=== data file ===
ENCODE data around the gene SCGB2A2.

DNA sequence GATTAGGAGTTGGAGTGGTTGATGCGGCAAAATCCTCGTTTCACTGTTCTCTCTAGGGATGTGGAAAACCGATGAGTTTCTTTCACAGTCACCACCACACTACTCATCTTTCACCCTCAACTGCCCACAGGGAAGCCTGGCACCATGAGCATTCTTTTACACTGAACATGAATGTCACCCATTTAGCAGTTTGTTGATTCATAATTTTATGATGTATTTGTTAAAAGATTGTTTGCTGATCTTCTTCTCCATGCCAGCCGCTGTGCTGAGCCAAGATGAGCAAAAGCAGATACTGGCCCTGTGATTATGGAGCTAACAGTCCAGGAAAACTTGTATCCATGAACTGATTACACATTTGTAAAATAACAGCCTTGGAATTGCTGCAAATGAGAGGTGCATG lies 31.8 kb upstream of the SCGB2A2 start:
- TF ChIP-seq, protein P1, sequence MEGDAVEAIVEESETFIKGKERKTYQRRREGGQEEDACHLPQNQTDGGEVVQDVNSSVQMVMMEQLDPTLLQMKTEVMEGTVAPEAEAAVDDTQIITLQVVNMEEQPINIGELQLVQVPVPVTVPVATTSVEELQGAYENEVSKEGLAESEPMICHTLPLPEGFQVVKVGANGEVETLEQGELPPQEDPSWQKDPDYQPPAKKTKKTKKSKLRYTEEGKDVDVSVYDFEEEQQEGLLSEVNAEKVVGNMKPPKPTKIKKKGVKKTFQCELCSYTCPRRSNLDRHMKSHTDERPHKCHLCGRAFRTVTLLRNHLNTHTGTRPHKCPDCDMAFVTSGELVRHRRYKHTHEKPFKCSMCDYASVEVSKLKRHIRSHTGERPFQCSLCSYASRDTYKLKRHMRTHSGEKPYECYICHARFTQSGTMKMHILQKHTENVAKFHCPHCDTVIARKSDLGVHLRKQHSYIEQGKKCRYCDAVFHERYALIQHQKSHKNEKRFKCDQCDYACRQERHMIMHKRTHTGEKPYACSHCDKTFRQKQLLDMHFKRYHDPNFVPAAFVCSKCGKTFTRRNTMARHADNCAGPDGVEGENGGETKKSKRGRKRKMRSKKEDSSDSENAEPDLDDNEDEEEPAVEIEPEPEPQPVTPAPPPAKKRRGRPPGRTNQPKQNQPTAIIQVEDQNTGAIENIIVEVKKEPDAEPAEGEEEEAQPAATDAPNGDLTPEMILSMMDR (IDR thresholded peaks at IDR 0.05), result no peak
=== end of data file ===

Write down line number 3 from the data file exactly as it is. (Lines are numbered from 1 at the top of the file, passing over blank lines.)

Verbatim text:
- TF ChIP-seq, protein P1, sequence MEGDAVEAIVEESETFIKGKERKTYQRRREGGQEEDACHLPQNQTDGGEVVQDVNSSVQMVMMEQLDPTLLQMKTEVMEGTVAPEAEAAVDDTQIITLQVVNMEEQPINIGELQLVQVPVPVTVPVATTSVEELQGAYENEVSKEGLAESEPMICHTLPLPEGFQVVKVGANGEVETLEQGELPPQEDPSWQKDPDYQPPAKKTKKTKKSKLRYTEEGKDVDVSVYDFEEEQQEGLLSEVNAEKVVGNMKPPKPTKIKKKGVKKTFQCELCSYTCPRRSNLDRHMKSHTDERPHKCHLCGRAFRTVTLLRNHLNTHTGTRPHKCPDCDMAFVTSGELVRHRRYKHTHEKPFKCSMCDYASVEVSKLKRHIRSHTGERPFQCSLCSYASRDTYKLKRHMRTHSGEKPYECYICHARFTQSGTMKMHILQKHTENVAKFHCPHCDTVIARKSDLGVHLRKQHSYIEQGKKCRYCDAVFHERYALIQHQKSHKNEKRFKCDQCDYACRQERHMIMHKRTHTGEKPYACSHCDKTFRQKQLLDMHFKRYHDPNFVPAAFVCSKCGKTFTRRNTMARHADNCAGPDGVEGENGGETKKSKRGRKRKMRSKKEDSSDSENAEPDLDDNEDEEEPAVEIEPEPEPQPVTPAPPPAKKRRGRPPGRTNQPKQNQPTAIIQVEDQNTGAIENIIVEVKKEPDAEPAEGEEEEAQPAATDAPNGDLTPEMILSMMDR (IDR thresholded peaks at IDR 0.05), result no peak